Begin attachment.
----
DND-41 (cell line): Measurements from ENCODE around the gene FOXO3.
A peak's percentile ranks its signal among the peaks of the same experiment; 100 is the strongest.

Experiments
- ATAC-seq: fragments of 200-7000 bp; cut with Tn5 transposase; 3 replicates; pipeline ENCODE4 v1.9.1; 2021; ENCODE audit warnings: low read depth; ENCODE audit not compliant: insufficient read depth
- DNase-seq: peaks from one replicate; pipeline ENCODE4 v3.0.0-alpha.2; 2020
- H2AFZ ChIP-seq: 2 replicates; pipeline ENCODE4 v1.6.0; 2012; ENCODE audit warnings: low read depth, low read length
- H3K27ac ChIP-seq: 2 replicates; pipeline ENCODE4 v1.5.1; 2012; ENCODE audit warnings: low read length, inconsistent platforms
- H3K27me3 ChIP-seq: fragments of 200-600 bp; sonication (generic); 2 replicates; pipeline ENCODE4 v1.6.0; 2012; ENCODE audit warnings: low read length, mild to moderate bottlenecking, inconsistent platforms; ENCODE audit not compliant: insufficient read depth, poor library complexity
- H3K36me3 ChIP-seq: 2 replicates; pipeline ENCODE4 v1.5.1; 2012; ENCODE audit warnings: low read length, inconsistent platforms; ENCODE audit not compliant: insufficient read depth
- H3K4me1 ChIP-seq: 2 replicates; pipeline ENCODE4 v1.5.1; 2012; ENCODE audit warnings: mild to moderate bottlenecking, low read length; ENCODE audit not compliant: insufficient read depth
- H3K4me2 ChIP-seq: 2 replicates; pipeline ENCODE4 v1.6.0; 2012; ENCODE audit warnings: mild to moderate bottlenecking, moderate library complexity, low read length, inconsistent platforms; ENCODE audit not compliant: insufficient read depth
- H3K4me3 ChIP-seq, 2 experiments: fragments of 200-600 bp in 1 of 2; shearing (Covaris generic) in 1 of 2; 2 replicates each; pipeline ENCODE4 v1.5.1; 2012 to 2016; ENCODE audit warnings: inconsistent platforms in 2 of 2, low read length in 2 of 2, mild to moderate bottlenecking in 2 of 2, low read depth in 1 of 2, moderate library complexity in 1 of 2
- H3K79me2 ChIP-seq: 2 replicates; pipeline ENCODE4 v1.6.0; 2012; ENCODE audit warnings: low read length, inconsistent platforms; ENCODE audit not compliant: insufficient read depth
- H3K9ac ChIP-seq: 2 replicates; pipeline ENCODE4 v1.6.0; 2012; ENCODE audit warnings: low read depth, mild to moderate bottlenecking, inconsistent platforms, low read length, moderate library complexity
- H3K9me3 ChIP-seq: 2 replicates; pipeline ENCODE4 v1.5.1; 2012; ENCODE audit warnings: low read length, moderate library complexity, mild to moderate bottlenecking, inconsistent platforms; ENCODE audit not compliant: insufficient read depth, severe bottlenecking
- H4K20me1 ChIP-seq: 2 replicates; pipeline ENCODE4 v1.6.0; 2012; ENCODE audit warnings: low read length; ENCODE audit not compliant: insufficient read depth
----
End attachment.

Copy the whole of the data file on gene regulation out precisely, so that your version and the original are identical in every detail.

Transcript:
DND-41 (cell line): Measurements from ENCODE around the gene FOXO3.
A peak's percentile ranks its signal among the peaks of the same experiment; 100 is the strongest.

Experiments
- ATAC-seq: fragments of 200-7000 bp; cut with Tn5 transposase; 3 replicates; pipeline ENCODE4 v1.9.1; 2021; ENCODE audit warnings: low read depth; ENCODE audit not compliant: insufficient read depth
- DNase-seq: peaks from one replicate; pipeline ENCODE4 v3.0.0-alpha.2; 2020
- H2AFZ ChIP-seq: 2 replicates; pipeline ENCODE4 v1.6.0; 2012; ENCODE audit warnings: low read depth, low read length
- H3K27ac ChIP-seq: 2 replicates; pipeline ENCODE4 v1.5.1; 2012; ENCODE audit warnings: low read length, inconsistent platforms
- H3K27me3 ChIP-seq: fragments of 200-600 bp; sonication (generic); 2 replicates; pipeline ENCODE4 v1.6.0; 2012; ENCODE audit warnings: low read length, mild to moderate bottlenecking, inconsistent platforms; ENCODE audit not compliant: insufficient read depth, poor library complexity
- H3K36me3 ChIP-seq: 2 replicates; pipeline ENCODE4 v1.5.1; 2012; ENCODE audit warnings: low read length, inconsistent platforms; ENCODE audit not compliant: insufficient read depth
- H3K4me1 ChIP-seq: 2 replicates; pipeline ENCODE4 v1.5.1; 2012; ENCODE audit warnings: mild to moderate bottlenecking, low read length; ENCODE audit not compliant: insufficient read depth
- H3K4me2 ChIP-seq: 2 replicates; pipeline ENCODE4 v1.6.0; 2012; ENCODE audit warnings: mild to moderate bottlenecking, moderate library complexity, low read length, inconsistent platforms; ENCODE audit not compliant: insufficient read depth
- H3K4me3 ChIP-seq, 2 experiments: fragments of 200-600 bp in 1 of 2; shearing (Covaris generic) in 1 of 2; 2 replicates each; pipeline ENCODE4 v1.5.1; 2012 to 2016; ENCODE audit warnings: inconsistent platforms in 2 of 2, low read length in 2 of 2, mild to moderate bottlenecking in 2 of 2, low read depth in 1 of 2, moderate library complexity in 1 of 2
- H3K79me2 ChIP-seq: 2 replicates; pipeline ENCODE4 v1.6.0; 2012; ENCODE audit warnings: low read length, inconsistent platforms; ENCODE audit not compliant: insufficient read depth
- H3K9ac ChIP-seq: 2 replicates; pipeline ENCODE4 v1.6.0; 2012; ENCODE audit warnings: low read depth, mild to moderate bottlenecking, inconsistent platforms, low read length, moderate library complexity
- H3K9me3 ChIP-seq: 2 replicates; pipeline ENCODE4 v1.5.1; 2012; ENCODE audit warnings: low read length, moderate library complexity, mild to moderate bottlenecking, inconsistent platforms; ENCODE audit not compliant: insufficient read depth, severe bottlenecking
- H4K20me1 ChIP-seq: 2 replicates; pipeline ENCODE4 v1.6.0; 2012; ENCODE audit warnings: low read length; ENCODE audit not compliant: insufficient read depth